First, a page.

“I love puzzles,” writes editor Sarah Knight. “Crosswords, Jumbles, the Cryptoquip that ran in my Sunday paper as a kid. For me, working on a puzzle is both soothing and exhilarating – and of course the biggest rush of all comes from solving one. So it’s kind of funny that the thing I love most about Will Lavender’s puzzle-thrillers is that they are impossible to solve.”

“In the back of my mind,” writes Lucia Greenhouse, author of fathermothergod, “was a little boy I didn’t know named Ian Lundman. In 1989, three years after my mother died, Ian Lundman died of untreated juvenile diabetes. His mother had been a Christian Scientist. When Ian became ill, his mother called a Christian Science practitioner (it could have been my father, but wasn’t) instead of a doctor. A Christian Science nurse sat beside this little boy as he lay dying of something that insulin would have successfully treated.” RIFers! In a book group? Check out the end of this post for a special offer for your group.

“Who was he?” asks Geoffrey Gray, author ofSkyjack. “To know D.B. Cooper was such a man, and he had a name other than his alias Dan Cooper, and a family, maybe a sister or brother, a job, and a reason to commit the only unsolved hijacking in our time, and that I might have the ability to determine once and for all who he was became the ingredients for an obsession. How else to explain the three days I spent in the basement of the Rutgers University library, flipping through year backs from postwar years ’46, ’47, ’48, and ’49, looking for faces on the track team that matched an FBI sketch that might not even look like Cooper himself?”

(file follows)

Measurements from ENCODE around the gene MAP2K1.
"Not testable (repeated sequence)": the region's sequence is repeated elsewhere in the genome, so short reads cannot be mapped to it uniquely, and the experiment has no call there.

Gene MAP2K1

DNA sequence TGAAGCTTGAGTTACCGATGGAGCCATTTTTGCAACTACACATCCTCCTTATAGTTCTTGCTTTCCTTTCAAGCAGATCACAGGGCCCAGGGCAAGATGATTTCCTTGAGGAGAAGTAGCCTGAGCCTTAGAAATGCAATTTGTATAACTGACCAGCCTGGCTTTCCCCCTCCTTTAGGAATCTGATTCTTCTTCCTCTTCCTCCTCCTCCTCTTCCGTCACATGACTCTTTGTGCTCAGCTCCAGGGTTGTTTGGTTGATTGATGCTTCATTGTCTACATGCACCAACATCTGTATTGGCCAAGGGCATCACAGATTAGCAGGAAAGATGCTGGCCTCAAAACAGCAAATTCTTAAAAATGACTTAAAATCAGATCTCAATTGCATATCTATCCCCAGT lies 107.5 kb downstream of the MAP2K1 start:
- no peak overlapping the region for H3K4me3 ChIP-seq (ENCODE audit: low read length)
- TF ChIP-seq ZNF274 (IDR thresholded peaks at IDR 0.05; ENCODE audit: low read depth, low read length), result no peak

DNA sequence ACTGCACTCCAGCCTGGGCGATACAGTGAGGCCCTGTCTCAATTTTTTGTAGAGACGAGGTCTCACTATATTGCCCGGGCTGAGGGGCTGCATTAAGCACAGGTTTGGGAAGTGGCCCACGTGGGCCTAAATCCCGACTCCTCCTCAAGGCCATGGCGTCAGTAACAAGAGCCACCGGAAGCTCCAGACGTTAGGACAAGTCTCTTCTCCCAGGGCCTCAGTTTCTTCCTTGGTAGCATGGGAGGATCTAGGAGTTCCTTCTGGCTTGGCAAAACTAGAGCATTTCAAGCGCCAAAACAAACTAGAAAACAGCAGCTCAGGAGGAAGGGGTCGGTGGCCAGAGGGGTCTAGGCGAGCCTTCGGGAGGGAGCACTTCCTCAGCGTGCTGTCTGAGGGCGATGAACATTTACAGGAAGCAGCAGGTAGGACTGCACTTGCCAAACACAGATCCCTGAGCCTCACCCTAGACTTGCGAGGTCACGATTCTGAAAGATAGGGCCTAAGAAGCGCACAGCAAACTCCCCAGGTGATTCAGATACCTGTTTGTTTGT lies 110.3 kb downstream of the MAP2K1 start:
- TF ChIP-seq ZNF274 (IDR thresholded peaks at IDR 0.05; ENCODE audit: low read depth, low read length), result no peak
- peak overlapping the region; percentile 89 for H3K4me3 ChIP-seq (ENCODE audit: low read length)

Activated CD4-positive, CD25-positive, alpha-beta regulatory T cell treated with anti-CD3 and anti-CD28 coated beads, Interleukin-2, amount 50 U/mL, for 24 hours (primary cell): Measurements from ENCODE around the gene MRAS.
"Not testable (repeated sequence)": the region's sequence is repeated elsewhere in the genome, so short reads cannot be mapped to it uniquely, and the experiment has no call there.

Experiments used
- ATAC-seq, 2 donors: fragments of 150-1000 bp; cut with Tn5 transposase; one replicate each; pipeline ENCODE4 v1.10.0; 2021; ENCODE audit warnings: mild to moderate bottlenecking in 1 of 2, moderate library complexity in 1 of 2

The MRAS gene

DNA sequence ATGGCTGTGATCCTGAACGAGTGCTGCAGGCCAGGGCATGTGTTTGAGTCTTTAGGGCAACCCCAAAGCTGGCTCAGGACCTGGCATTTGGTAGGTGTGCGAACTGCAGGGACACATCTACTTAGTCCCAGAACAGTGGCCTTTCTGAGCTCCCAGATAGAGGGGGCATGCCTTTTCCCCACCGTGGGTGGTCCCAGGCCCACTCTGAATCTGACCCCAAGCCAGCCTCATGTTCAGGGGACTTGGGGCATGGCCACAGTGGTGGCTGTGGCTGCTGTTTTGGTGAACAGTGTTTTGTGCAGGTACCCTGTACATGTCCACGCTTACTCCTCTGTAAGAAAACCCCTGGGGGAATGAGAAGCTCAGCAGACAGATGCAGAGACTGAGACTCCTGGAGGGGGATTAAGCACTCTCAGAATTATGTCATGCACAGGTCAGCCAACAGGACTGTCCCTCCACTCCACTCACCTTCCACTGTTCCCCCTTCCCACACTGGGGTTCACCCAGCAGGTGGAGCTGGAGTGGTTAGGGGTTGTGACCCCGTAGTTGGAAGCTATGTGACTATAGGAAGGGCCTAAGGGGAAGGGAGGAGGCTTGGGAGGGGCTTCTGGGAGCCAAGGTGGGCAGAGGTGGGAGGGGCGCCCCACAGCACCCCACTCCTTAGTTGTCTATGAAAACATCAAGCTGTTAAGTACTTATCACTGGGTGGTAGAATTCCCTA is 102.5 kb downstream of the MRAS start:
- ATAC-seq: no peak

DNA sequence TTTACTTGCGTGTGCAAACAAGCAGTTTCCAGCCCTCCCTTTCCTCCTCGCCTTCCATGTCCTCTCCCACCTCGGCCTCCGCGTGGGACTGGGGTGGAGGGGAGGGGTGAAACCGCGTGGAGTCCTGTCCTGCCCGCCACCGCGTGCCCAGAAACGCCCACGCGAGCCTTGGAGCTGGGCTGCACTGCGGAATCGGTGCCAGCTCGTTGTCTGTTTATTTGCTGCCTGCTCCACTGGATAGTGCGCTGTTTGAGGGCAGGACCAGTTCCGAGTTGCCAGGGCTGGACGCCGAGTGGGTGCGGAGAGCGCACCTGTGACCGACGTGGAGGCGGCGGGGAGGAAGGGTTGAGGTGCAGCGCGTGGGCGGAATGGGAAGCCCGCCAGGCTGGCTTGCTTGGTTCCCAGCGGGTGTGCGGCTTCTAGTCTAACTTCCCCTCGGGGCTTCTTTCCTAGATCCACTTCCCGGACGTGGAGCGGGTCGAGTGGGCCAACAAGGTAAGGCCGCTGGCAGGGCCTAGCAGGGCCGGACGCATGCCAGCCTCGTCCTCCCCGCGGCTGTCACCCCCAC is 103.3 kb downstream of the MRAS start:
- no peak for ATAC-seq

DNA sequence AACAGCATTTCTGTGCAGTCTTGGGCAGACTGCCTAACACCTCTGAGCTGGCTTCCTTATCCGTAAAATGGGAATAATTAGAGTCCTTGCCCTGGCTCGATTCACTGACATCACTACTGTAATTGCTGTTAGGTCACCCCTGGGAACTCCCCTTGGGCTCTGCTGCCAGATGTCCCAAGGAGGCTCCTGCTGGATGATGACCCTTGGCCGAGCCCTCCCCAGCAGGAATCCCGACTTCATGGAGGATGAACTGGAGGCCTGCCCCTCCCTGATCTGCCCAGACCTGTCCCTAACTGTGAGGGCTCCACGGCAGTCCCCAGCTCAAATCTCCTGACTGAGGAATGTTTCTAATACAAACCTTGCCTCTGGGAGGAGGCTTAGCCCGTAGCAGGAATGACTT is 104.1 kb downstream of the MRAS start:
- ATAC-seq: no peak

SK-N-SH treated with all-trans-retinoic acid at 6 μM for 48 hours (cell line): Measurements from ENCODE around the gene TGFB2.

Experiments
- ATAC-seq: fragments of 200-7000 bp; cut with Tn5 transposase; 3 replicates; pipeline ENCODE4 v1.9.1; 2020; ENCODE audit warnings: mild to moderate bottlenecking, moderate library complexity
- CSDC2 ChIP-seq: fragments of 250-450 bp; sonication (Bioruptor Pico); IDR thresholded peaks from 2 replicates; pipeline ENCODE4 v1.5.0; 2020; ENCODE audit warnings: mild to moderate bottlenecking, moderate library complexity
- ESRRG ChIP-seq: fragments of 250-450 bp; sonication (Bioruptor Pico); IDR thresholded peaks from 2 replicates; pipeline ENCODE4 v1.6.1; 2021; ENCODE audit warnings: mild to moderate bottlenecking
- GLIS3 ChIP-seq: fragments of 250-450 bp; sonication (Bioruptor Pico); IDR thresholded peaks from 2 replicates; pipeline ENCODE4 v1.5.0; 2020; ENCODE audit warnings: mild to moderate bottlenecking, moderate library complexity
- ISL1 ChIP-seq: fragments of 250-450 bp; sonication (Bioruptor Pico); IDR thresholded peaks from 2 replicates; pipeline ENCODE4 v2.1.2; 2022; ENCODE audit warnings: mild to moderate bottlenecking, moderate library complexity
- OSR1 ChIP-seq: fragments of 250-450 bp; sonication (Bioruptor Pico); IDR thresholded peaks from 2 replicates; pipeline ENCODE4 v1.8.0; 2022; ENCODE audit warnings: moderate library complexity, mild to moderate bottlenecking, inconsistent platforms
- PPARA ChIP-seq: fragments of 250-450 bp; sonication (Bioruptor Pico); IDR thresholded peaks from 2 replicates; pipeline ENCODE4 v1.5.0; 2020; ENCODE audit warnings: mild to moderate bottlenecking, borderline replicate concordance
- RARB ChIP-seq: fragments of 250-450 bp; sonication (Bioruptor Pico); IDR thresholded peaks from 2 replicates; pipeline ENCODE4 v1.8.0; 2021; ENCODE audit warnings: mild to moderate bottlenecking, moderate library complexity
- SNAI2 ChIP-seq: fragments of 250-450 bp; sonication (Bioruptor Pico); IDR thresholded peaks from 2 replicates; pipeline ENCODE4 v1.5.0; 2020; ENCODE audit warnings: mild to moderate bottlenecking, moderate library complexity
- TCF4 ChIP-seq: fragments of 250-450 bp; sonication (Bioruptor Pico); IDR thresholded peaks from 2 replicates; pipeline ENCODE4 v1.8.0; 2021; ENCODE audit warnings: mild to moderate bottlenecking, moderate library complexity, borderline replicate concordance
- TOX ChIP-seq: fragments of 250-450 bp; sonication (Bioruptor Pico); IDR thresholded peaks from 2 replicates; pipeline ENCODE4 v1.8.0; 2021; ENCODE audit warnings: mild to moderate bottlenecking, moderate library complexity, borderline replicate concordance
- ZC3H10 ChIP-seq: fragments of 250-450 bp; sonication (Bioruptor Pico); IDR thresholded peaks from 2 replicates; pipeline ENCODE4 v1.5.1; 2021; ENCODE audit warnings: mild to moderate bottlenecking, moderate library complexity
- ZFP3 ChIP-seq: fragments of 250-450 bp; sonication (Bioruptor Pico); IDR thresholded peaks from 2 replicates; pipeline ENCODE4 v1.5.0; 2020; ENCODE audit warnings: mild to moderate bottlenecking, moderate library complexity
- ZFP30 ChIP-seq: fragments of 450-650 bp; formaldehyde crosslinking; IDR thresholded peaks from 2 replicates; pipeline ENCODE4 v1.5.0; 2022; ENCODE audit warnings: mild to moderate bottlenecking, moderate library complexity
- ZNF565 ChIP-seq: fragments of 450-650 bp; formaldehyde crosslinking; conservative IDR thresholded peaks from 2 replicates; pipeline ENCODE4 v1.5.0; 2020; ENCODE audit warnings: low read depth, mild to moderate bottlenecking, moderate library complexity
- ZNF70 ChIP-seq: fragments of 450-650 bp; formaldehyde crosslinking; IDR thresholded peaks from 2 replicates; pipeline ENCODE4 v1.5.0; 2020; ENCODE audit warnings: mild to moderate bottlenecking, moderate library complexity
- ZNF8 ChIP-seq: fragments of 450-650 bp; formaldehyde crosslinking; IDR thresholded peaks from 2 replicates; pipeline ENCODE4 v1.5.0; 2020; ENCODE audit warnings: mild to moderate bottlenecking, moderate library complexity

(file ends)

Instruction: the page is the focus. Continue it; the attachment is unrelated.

“I’ve heard men, experienced fighters, say they’ll sometimes block body blows with their heads. I believe them, but I’ve never done it. Next time you see a picture of a human skull, notice the gap, the absence of bone, at the nose. It’s a fantastically vulnerable place to get hit. Something about it goes straight to your brain and rattles you to the core. It’s hard to recover from.”

“When I set out to write The Memory of All That: George Gershwin, Kay Swift, and My Family’s Legacy of Infidelities, although at the heart of the story lay my grandmother’s romance with George Gershwin and how it has affected my family over the decades, and how it has affected my own definitions of love and marriage, I thought I was going to write a book about family stories – how we tell them, and how we hear them, what they mean to us, how the narrative impulse functions in a family’s identity, and how all this influenced me as a novelist.

“It may be that the mystery of Everett’s disappearance will never be solved,” writes David Roberts, author of Finding Everett Ruess. “But thanks to the controversy that swirled around Comb Ridge, we have more hints and clues about the wanderer’s fate – and about his character – than we have ever had before. In that sense, Finding Everett Ruess may form the appropriate rubric for a collective quest to solve a riddle that has no parallel in the history of the American West.”